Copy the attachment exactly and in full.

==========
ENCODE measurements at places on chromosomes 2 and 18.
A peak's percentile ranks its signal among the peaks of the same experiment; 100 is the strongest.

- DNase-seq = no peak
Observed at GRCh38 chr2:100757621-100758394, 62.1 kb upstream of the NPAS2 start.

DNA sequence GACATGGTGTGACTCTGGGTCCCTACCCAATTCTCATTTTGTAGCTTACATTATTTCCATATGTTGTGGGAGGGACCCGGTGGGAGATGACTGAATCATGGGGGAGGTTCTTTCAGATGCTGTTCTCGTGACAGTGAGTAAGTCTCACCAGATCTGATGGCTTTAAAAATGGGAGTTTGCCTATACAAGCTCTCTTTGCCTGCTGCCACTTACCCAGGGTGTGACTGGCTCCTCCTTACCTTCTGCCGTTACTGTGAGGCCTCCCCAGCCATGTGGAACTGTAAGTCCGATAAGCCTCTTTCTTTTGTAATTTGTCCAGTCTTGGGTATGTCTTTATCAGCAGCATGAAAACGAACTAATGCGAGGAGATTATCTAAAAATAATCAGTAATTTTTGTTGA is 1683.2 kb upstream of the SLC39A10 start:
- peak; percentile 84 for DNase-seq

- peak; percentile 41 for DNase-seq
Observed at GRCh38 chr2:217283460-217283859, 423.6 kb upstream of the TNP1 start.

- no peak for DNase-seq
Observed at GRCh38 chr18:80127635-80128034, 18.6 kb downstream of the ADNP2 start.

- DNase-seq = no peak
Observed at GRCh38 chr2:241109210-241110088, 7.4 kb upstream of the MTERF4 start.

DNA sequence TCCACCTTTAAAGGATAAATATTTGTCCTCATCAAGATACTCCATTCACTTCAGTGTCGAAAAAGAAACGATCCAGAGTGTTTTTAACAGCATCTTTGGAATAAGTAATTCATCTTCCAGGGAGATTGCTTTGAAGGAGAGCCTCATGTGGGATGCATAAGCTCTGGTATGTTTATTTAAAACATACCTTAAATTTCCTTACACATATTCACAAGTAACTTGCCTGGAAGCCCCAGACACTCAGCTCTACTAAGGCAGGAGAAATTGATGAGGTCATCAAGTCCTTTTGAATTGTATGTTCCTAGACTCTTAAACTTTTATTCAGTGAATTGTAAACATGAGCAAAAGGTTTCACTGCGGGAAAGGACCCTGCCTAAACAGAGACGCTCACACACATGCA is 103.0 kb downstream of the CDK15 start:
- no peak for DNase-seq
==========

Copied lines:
ENCODE measurements at places on chromosomes 2 and 18.
A peak's percentile ranks its signal among the peaks of the same experiment; 100 is the strongest.

- DNase-seq = no peak
Observed at GRCh38 chr2:100757621-100758394, 62.1 kb upstream of the NPAS2 start.

DNA sequence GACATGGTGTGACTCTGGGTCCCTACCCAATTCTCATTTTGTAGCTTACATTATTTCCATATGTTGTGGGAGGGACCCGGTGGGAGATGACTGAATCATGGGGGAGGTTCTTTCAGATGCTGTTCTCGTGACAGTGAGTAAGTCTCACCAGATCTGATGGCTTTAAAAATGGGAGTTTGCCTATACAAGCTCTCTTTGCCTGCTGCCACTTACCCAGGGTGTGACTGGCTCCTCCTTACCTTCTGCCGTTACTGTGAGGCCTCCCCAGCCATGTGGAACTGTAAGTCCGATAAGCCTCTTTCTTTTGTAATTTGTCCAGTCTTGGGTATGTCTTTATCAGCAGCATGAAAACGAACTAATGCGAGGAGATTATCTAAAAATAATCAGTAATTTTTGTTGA is 1683.2 kb upstream of the SLC39A10 start:
- peak; percentile 84 for DNase-seq

- peak; percentile 41 for DNase-seq
Observed at GRCh38 chr2:217283460-217283859, 423.6 kb upstream of the TNP1 start.

- no peak for DNase-seq
Observed at GRCh38 chr18:80127635-80128034, 18.6 kb downstream of the ADNP2 start.

- DNase-seq = no peak
Observed at GRCh38 chr2:241109210-241110088, 7.4 kb upstream of the MTERF4 start.

DNA sequence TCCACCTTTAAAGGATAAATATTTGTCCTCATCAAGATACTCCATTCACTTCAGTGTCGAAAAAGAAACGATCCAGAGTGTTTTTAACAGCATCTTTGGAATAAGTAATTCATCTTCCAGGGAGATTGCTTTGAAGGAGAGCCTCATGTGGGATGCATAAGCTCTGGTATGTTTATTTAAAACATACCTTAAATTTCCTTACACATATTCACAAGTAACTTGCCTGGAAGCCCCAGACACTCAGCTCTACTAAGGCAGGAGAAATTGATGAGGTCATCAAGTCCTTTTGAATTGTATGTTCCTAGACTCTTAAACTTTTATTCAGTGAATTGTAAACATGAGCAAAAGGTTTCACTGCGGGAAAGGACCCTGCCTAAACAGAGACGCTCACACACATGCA is 103.0 kb downstream of the CDK15 start:
- no peak for DNase-seq